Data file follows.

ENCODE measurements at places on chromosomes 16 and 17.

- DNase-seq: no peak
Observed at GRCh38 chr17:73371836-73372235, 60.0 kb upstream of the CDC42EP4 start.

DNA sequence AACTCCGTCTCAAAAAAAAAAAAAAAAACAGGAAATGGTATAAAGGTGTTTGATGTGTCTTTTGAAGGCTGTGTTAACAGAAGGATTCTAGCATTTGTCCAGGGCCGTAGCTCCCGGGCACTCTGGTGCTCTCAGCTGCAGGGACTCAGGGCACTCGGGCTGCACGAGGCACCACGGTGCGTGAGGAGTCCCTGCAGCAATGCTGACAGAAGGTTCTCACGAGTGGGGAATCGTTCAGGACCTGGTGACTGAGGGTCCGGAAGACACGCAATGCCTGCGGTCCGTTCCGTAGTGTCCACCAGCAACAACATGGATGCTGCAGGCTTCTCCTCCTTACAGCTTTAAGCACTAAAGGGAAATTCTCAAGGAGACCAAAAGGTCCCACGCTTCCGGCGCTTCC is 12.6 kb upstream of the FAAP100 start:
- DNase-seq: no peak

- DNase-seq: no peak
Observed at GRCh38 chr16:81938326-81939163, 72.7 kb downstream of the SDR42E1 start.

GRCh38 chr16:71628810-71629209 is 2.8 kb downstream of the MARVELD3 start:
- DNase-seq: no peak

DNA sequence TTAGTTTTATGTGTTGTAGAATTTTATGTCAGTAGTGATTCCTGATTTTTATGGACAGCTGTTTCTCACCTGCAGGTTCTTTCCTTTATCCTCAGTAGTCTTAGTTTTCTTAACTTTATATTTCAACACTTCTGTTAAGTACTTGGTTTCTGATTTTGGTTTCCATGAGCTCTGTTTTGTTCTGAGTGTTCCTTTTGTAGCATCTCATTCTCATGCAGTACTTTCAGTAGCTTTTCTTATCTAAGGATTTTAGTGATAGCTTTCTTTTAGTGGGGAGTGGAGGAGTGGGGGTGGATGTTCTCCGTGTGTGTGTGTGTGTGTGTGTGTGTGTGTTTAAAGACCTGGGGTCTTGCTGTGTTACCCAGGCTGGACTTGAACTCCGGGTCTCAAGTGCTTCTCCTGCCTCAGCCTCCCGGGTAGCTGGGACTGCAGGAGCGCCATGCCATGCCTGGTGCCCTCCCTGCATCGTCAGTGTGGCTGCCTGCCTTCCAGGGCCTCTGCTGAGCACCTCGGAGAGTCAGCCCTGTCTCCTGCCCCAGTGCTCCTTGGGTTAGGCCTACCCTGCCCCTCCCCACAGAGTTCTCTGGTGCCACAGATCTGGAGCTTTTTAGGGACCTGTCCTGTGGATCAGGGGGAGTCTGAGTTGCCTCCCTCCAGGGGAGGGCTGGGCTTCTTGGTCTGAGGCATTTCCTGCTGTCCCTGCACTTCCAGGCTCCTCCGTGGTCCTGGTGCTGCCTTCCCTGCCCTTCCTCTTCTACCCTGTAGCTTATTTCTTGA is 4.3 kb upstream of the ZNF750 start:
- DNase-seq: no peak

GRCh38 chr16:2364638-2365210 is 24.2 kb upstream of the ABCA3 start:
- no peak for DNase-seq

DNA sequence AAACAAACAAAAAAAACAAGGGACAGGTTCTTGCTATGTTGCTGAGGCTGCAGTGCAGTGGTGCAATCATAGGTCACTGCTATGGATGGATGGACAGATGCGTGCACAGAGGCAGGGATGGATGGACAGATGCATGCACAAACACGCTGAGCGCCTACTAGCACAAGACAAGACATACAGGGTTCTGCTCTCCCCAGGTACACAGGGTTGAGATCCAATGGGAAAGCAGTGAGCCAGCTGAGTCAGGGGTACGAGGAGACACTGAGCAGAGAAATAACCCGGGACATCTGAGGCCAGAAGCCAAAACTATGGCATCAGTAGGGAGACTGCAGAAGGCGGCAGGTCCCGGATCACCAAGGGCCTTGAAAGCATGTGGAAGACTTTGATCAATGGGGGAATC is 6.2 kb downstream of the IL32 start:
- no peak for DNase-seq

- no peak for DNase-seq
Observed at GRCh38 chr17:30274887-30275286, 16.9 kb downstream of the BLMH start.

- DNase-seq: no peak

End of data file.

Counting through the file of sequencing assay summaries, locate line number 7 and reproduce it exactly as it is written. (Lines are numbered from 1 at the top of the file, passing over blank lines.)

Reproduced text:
Observed at GRCh38 chr16:81938326-81939163, 72.7 kb downstream of the SDR42E1 start.